Self-Regulated Learning in a Reading Context Deborah Butler Faculty of Education University of British Columbia Changing Results for Young Readers Symposium August 26, 2013
Agenda • What is self-regulated learning in a reading context? • How can we support SRL in reading? • What questions might learning teams take up in relation to self-regulation in reading?
What is Self-Regulated Learning in a Reading Context? Classic Definition of Self-Regulation: The ability to control thoughts and actions to achieve personal goals and respond to environmental demands (Zimmerman, 2008) Self-regulation is "active," strategic engagement Learners can take, and feel in control, over activities by deliberately and reflectively “self-regulating” learning
Self-Regulating Emotions and Behaviour … Successful performance involves understanding and managing one’s emotions and behaviour so as to successfully engage in activities and with others Emotions experienced; Challenges to focus or motivation Using strategies to participate effectively (e.g., avoid being distracted; focus; manage emotions; work well with others) Awareness of expectations & one’s own strengths and challenges; one’s emotions; others’ emotions
Reflection Think of a time when you were engaged in a an activity where you experienced distracting emotions (stress, worry, excitement) or struggled with motivation What did you feel? What led you to feel that way? What did you do to stay engaged in the activity (or did you)?
Promoting Emotional and Behavioural Regulation Support learners to understand their own and others’ emotions and behaviour Support learners to learn how to strategically manage their emotions, behaviour, and motivation in/through activities • Social relationships • Sport/recreation • Learning in school See http://csefel.vanderbilt.edu/ or http://www.challengingbehavior.org/do/resources/teaching_tools/ttyc_toc.htm
Supporting Emotional and Behavioral Self-Regulation: Case Study Example Approach Daily conferences Building positive & trusting relationship with the student End-of-Year Observation "He is removing himself from a situation where he is feeling frustrated or has had enough"
Supporting Emotional and Behavioral Self-Regulation: Case Study Example Approach: Teaching "MindUp" and Breathing. "The student would stop and take 3 long, deep breaths and then tell the other student 'no thank you' or later in the year, 'I feel ___, when you ____". End-of-Year Observation: "It took the majority of the year to get the student to finally be able to say this sentence on his own without my support, but now into May I am starting to hear small "I feel" sentences... he is using his words more than his hands now... and saying the sentence correctly!"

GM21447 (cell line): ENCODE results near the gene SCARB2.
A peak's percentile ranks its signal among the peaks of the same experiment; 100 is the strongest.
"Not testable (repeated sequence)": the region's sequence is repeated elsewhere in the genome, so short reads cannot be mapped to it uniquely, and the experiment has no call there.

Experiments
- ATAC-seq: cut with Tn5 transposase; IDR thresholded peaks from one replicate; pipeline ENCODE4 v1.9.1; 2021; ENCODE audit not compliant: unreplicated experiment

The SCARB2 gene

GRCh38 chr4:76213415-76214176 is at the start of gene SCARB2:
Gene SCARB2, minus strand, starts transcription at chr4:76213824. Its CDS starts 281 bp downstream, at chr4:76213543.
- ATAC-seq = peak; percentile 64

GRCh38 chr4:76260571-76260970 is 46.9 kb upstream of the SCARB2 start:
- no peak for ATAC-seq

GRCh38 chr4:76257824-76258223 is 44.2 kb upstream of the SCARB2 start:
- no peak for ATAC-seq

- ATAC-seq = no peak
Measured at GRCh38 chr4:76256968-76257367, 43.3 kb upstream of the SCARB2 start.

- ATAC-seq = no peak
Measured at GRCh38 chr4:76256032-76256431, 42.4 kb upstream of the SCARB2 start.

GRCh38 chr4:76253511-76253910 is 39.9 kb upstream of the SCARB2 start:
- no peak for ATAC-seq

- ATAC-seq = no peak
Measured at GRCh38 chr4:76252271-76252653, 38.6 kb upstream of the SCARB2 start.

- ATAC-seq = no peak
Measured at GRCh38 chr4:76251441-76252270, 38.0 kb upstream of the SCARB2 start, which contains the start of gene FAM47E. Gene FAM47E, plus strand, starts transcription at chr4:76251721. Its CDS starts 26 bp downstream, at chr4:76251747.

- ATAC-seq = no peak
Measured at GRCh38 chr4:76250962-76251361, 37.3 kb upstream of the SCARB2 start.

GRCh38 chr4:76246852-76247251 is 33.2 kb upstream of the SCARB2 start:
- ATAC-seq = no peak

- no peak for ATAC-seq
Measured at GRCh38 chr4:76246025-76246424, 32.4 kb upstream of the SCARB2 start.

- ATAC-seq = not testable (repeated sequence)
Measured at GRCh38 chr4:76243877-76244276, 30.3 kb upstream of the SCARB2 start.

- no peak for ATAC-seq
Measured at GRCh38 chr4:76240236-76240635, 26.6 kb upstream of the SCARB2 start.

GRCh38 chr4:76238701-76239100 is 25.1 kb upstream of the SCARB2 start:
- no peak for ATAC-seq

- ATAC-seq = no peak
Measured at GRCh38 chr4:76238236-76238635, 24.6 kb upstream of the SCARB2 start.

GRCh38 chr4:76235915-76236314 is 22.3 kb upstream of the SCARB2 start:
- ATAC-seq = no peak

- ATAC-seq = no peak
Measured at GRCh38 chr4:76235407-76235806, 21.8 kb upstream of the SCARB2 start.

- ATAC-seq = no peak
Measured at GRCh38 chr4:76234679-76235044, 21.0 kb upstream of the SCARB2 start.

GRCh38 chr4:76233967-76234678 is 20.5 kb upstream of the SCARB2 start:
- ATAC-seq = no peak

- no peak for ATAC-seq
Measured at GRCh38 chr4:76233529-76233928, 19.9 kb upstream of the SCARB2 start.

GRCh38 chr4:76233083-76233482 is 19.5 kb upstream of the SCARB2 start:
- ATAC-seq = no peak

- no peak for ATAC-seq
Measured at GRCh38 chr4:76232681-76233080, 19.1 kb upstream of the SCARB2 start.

What Does Self-Regulated Reading Look Like in Classroom Contexts? Activity in Context Emotions & Motivation Interpreting Tasks History, Strengths, Challenges, Metacognition, Knowledge, Beliefs, Agency Adjusting Cycles of Self-Regulated Activity Planning Monitoring Enacting Strategies Butler, 2002; Butler et al., 2011
What Students' Bring to Reading: Metacognitive Knowledge
Task Performance Derailed: Misconceptions about Tasks (Based on 100 case studies of post-secondary learners; see Butler, 2003)
Task Performance Derailed: Metacognition and Strategic Action (Butler, 2003)
What Students' Bring to Reading: Self-Perceptions and Beliefs
Self-Efficacy and Motivation • Students may have experienced challenges that lead to: • a lack of confidence • little sense of control over outcomes (i.e., low self-efficacy) • frustration, boredom, anxiety • They may: • try but be “actively inefficient” • give up • rebel
Accounting for Success Activity in Context Interpreting Tasks "Success comes from applying and refining strategies" Adjusting Cycles of Self-Regulated Activity Planning Fabricus & Hagen (1984): 90% of Grade 1 & 2 students who attributed recall success to their use of "sorting strategy" used that strategy the "next time" they did the task (vs. 32%) Monitoring Enacting Strategies
Reflection Consider the kinds of metacognitive knowledge and motivationally-charged "beliefs" learners bring to reading Have you seen these kinds of beliefs "in action" during reading activities? How can they support or derail engagement? What can we do to support students' construction of constructive knowledge and beliefs?